MINNEAPOLIS (WCCO) – A Minnesota Department of Human Rights investigation has determined that the Brooklyn Center Police Department and Michaels Stores, Inc. violated the state’s civil rights law for racial discrimination in a 2019 incident involving the profiling of a 16-year-old Black boy and police’s excessive use of force.

According to the DHR, the then 16-year-old was applying for a job at the Michaels at Shingle Creek Crossing in March of 2019 when a white manager with a history of racially profiling Black customers called the police on him.

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She said a Black kid with dreadlocks was going through the store, “throwing stuff up in the air, knocking stuff off shelves, just being 21,” but video surveillance shows he was not causing a disturbance of any kind, and he behaved like a “typical customer.”

The memorandum goes on to say that the manager asked him to leave, and he did so voluntarily, but came back later because he believed he was kicked out because of his race. She then called the police again, falsely reporting that he was “hostile” and was starting to “touch” her employees.

When three white Brooklyn Center officers arrived at the scene, they found the boy, frightened. He put his arms up in the air but officers threw him to the ground and put a knee on his back; the boy repeatedly pleaded “I want to live” and “don’t kill me,” the memorandum says.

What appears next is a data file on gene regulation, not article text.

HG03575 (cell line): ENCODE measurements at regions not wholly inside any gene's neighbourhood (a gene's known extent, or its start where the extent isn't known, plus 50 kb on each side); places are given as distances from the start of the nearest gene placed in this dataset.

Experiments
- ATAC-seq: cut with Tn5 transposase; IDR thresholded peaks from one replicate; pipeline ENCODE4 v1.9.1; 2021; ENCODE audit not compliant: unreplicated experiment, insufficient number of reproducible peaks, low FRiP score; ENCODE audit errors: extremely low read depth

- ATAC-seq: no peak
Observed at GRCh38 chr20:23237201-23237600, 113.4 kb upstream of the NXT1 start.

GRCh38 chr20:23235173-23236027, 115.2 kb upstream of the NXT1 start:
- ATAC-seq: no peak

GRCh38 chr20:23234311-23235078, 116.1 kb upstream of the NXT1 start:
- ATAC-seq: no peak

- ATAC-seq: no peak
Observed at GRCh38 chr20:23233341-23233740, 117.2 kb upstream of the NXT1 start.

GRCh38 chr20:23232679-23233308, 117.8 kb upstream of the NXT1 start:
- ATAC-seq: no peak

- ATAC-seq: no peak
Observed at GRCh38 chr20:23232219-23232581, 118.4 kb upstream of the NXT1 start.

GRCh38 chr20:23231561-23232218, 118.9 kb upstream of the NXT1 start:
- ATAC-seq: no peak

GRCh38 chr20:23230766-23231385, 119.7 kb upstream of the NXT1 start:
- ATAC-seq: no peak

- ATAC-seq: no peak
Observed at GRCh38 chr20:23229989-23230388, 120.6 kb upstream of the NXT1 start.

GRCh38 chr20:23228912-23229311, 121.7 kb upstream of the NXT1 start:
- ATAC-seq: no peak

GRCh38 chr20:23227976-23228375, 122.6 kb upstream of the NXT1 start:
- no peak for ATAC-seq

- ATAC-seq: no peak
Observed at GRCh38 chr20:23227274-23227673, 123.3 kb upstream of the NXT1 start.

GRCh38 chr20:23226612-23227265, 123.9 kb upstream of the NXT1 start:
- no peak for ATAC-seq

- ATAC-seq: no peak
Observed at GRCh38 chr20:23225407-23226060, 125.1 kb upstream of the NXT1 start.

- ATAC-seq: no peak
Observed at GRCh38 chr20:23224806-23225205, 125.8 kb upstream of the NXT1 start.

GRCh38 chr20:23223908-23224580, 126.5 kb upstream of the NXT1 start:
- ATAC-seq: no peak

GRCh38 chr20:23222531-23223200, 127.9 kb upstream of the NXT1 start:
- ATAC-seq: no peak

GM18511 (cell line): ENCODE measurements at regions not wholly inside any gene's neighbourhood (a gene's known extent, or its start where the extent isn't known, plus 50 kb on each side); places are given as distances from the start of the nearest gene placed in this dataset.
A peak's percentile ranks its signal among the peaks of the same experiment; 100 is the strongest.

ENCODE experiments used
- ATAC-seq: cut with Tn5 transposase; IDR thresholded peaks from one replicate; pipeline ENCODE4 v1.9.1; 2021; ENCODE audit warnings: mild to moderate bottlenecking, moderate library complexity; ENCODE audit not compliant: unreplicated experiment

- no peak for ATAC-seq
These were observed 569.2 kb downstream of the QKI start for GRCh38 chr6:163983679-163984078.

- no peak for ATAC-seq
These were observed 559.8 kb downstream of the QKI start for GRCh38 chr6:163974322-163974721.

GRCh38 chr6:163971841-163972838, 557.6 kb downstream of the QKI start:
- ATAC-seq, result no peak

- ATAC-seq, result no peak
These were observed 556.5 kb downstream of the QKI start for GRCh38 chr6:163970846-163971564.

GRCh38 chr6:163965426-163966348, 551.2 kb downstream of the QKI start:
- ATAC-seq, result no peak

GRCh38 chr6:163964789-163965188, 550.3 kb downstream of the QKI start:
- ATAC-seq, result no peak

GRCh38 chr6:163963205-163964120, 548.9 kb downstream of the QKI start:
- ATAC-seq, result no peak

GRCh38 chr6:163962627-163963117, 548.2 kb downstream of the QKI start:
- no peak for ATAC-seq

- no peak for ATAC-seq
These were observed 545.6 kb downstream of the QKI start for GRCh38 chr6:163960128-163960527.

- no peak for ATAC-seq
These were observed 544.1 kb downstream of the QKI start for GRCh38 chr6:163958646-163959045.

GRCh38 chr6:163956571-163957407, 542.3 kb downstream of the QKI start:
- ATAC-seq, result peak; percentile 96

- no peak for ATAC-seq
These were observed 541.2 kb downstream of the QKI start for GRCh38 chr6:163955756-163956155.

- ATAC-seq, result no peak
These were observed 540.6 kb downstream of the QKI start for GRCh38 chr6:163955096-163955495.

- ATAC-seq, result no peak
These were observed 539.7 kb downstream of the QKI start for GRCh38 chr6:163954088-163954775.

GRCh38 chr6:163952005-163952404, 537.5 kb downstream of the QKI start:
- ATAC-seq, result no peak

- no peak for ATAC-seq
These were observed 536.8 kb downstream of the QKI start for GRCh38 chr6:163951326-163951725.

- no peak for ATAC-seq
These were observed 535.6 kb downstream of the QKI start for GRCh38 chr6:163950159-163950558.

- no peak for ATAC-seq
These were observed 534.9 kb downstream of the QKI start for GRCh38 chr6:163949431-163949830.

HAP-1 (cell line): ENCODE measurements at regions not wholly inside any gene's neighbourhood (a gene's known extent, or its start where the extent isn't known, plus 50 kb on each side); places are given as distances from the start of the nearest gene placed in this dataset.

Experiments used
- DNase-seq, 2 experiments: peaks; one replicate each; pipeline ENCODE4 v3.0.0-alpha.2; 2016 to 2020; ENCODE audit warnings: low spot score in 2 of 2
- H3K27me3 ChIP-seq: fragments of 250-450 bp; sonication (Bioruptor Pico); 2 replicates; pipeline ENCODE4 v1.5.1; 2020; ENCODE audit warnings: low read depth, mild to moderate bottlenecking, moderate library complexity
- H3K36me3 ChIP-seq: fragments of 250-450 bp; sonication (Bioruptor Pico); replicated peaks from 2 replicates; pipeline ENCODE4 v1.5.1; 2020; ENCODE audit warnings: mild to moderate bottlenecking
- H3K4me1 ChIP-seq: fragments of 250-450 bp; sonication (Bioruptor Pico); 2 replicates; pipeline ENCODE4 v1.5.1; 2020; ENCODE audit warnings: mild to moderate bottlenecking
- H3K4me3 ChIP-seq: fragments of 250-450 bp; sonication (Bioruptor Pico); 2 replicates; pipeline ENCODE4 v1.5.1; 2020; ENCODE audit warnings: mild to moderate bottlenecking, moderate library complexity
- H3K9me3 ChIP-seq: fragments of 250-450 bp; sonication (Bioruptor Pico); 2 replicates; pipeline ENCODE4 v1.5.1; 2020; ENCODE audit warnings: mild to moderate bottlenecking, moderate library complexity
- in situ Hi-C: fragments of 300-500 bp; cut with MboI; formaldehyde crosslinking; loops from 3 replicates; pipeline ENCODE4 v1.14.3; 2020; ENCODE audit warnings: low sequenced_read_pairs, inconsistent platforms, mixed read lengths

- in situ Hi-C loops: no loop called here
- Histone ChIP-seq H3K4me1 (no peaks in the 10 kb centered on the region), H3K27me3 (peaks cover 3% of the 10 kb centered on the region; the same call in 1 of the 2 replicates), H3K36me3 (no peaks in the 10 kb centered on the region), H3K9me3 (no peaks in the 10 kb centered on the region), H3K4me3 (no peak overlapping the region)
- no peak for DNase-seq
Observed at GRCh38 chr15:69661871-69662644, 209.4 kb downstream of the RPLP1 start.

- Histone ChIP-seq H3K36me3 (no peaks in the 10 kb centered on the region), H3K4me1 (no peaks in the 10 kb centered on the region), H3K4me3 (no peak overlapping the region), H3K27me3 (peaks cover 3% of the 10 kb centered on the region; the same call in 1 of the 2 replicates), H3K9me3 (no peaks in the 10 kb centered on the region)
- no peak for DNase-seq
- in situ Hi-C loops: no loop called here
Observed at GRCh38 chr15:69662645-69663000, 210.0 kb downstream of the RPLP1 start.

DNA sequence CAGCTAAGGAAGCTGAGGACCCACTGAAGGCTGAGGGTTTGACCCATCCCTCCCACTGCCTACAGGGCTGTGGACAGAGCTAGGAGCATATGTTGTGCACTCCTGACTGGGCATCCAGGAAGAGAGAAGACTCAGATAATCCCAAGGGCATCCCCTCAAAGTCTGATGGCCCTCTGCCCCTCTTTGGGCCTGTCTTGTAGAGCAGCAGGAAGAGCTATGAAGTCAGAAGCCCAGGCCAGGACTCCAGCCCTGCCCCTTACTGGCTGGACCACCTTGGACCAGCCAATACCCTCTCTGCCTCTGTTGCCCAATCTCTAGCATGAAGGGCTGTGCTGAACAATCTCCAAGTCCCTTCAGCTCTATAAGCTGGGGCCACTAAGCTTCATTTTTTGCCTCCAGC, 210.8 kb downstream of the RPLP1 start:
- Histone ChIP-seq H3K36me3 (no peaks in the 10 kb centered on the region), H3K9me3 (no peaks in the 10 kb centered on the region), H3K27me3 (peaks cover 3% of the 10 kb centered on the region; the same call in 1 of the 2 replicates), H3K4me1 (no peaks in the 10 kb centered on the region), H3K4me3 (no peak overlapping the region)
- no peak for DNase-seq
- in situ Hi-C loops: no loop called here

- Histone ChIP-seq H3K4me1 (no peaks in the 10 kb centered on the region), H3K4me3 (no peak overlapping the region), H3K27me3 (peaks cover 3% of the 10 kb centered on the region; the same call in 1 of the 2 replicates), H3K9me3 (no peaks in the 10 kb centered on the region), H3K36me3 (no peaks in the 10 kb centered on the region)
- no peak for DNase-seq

The investigation also found that the body-camera footage contradicted the reports given by the officers. They had originally claimed he was trying to run away.

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“It’s unimaginable how the scariest day of my life started with applying for a job at Michaels. Police were called because of my skin color and they abused me to the point I thought I was going to die. No human should fear the police when we are taught that they are protectors. There should be some changes so this never happens again,” said the then 16-year-old.

The boy was charged with disorderly conduct and trespassing, but those charges were dismissed.

“The facts of this case are both shocking and unsurprising. There was no reason for Michaels to call the police. And no Black child should ever have to plead for their life from police,” said DHR Commissioner Rebecca Lucero.

The DHR says it will seek “structural change” through a settlement agreement with the Brooklyn Center Police Department and Michaels, as well as monetary relief for the then 16-year-old.

“We take any claim of discrimination very seriously and work every day to make Michaels as inclusive and diverse as possible,” said a Michaels spokesperson. “In this instance, we disagree with the findings based on the facts of the incident and plan to appeal the decision.”

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